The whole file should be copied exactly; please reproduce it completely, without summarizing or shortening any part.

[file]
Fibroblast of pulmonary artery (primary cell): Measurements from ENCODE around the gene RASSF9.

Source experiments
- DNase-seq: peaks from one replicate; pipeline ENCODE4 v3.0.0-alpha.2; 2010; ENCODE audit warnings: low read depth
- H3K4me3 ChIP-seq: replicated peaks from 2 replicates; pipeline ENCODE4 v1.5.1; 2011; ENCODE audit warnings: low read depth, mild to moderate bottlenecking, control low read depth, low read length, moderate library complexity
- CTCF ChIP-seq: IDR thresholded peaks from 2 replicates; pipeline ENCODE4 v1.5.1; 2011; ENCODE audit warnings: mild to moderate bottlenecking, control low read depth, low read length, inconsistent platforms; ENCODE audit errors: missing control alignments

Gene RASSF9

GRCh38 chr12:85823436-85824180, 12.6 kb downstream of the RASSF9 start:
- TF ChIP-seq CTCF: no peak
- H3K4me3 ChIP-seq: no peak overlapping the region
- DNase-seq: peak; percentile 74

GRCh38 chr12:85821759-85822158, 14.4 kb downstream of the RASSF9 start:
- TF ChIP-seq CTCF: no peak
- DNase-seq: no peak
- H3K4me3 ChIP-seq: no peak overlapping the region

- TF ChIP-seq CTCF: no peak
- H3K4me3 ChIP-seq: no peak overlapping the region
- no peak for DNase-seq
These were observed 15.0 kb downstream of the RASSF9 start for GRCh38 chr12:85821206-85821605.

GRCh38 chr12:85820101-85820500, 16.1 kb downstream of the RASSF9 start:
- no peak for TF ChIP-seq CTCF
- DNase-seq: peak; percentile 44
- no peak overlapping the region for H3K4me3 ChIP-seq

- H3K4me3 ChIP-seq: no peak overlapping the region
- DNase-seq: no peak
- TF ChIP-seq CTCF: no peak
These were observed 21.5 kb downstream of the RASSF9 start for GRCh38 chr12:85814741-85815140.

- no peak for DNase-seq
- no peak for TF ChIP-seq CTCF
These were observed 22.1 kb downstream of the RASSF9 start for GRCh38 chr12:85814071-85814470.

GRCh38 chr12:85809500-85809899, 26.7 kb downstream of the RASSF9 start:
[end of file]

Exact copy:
Fibroblast of pulmonary artery (primary cell): Measurements from ENCODE around the gene RASSF9.

Source experiments
- DNase-seq: peaks from one replicate; pipeline ENCODE4 v3.0.0-alpha.2; 2010; ENCODE audit warnings: low read depth
- H3K4me3 ChIP-seq: replicated peaks from 2 replicates; pipeline ENCODE4 v1.5.1; 2011; ENCODE audit warnings: low read depth, mild to moderate bottlenecking, control low read depth, low read length, moderate library complexity
- CTCF ChIP-seq: IDR thresholded peaks from 2 replicates; pipeline ENCODE4 v1.5.1; 2011; ENCODE audit warnings: mild to moderate bottlenecking, control low read depth, low read length, inconsistent platforms; ENCODE audit errors: missing control alignments

Gene RASSF9

GRCh38 chr12:85823436-85824180, 12.6 kb downstream of the RASSF9 start:
- TF ChIP-seq CTCF: no peak
- H3K4me3 ChIP-seq: no peak overlapping the region
- DNase-seq: peak; percentile 74

GRCh38 chr12:85821759-85822158, 14.4 kb downstream of the RASSF9 start:
- TF ChIP-seq CTCF: no peak
- DNase-seq: no peak
- H3K4me3 ChIP-seq: no peak overlapping the region

- TF ChIP-seq CTCF: no peak
- H3K4me3 ChIP-seq: no peak overlapping the region
- no peak for DNase-seq
These were observed 15.0 kb downstream of the RASSF9 start for GRCh38 chr12:85821206-85821605.

GRCh38 chr12:85820101-85820500, 16.1 kb downstream of the RASSF9 start:
- no peak for TF ChIP-seq CTCF
- DNase-seq: peak; percentile 44
- no peak overlapping the region for H3K4me3 ChIP-seq

- H3K4me3 ChIP-seq: no peak overlapping the region
- DNase-seq: no peak
- TF ChIP-seq CTCF: no peak
These were observed 21.5 kb downstream of the RASSF9 start for GRCh38 chr12:85814741-85815140.

- no peak for DNase-seq
- no peak for TF ChIP-seq CTCF
These were observed 22.1 kb downstream of the RASSF9 start for GRCh38 chr12:85814071-85814470.

GRCh38 chr12:85809500-85809899, 26.7 kb downstream of the RASSF9 start: